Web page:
$450,000 has been allocated over 4 years for a Ministerial Advisory Committee on Drug Education. Suggested by the Green Party this initiative is consistent with our goal of ensuring that youth programmes are evidence-based and give value for money.

The voluntary and community sector has always led the way in providing positive youth development opportunities and it has been particularly satisfying to go into partnership this year with one long-standing organisation, the Duke of Edinburgh Awards, to launch the Young New Zealanders’ Challenge.

Budget 2002 provides $350,000 a year to support the Challenge in reaching a wide range of young people and training the volunteers on whom the Challenge depends.

Positive investment in the young is central to social and economic development.

The Labour/Alliance Government has an ambitious goal of leading New Zealand back into the top half of the OECD.

That means about a 30 per cent increase in our per capita GDP, on top of year on year growth at the average OECD rate.

That sort of increase will depend on the well-being and skill of a smaller workforce.

A workforce that is now being born.

Births more likely in our least resourced communities than our wealthiest ones.

These facts should convince anyone that reducing inequality, increasing the incomes of low-income families and putting our collective resources into education and child health is essential to our future development.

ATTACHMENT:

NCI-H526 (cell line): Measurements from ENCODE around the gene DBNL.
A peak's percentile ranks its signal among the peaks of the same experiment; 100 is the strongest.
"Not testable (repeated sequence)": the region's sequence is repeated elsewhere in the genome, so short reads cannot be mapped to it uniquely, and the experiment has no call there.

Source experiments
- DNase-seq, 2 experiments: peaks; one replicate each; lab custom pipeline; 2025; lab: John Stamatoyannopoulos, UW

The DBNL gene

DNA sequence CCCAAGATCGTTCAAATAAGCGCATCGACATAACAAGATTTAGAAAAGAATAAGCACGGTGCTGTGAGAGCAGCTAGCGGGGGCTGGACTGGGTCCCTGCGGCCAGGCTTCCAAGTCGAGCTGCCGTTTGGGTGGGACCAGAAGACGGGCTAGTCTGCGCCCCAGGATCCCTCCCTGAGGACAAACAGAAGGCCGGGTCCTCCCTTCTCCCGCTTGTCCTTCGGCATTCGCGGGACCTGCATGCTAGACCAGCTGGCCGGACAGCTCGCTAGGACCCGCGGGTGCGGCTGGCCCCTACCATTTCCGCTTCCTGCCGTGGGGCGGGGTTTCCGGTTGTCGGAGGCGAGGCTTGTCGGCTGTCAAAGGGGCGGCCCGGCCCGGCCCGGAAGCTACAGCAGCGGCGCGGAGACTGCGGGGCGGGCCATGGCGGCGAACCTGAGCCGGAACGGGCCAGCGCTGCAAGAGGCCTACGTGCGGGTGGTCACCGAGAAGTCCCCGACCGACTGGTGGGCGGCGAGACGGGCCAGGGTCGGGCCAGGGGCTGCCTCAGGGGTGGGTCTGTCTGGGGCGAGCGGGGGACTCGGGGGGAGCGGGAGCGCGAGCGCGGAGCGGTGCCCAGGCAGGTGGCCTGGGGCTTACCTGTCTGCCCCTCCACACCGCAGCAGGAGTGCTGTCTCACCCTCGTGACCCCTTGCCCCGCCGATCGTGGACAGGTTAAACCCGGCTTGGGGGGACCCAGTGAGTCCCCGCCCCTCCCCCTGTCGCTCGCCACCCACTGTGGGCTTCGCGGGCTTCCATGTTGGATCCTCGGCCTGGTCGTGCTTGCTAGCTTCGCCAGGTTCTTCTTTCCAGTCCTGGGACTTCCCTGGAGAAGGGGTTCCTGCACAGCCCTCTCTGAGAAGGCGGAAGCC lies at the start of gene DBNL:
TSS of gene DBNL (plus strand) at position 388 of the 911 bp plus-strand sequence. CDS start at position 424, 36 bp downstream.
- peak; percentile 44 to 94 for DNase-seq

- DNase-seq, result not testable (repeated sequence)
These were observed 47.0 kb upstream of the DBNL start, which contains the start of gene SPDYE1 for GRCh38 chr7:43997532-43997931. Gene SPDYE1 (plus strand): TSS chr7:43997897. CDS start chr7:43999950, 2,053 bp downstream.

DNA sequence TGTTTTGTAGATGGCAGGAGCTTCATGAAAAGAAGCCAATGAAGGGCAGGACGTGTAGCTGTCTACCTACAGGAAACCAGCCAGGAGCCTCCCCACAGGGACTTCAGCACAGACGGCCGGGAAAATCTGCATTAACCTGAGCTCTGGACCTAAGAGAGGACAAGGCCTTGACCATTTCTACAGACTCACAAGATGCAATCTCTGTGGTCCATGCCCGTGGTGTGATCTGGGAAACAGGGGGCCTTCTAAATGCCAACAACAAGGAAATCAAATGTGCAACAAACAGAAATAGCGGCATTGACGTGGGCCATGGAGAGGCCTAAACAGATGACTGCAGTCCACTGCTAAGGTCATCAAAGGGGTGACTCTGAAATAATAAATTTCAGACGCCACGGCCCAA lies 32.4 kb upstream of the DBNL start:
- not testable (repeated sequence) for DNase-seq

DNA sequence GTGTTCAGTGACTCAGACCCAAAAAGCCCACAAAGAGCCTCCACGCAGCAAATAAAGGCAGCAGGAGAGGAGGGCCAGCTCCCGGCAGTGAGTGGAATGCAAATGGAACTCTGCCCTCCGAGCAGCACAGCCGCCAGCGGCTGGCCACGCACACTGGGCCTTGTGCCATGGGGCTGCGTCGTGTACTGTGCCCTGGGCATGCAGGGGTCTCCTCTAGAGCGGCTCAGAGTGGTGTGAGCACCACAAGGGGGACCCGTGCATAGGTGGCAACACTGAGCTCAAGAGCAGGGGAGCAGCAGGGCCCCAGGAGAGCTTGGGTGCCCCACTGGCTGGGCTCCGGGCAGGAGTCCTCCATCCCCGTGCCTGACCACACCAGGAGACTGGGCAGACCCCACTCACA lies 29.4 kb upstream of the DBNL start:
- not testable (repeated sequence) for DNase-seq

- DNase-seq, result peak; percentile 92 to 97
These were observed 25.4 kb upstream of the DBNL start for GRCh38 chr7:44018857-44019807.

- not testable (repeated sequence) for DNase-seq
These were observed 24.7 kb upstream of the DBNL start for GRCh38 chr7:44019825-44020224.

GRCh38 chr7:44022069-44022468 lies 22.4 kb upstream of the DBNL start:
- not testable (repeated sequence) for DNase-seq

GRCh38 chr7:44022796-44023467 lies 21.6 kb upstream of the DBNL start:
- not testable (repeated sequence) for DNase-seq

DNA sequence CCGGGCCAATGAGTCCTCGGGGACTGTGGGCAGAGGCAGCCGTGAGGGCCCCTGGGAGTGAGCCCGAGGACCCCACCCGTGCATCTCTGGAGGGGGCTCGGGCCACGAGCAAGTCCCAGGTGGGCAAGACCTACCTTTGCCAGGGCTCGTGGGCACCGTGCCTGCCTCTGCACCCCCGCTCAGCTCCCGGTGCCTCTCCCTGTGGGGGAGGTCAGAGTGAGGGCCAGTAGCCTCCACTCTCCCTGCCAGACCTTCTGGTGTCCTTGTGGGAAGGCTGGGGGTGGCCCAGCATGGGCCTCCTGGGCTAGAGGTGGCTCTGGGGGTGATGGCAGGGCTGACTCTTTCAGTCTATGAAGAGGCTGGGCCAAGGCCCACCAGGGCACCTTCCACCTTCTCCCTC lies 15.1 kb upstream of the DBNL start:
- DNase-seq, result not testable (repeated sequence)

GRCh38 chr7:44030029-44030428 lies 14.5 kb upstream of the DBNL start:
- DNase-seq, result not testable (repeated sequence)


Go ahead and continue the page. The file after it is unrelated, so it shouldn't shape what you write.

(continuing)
It is in these areas that a full Alliance budget would look most different from the budget we are proud to have produced in the third year of our Labour/Alliance Government.

At the heart of the issue is the relationship between social expenditure and economic development. Social expenditure can be seen as a cost that can only be afforded as the economy grows. That is not the Alliance’s view.

The Alliance views social expenditure as an investment without which economic development is not possible. The Labour/Alliance Government also sees social expenditure as an investment, but we differ in our view of how much social investment is possible.

As a Government we have worked within a spending limit of around 33% of GDP. An Alliance government budget might add 2 or even 3 per cent, keeping New Zealand well within the norm for a developed country with a welfare state.

With that extra we could fully fund tertiary education, including a universal student allowance and further fund quality improvements in schools and early childhood centres.

We could provide free primary health care for everyone.

The Child Tax Credit of $15 a week per child could be extended to the children of both beneficiaries – who miss out because they fall foul of National’s definition of the deserving poor – and those above the income thresh-hold who are punished by notoriously high effective marginal tax rate.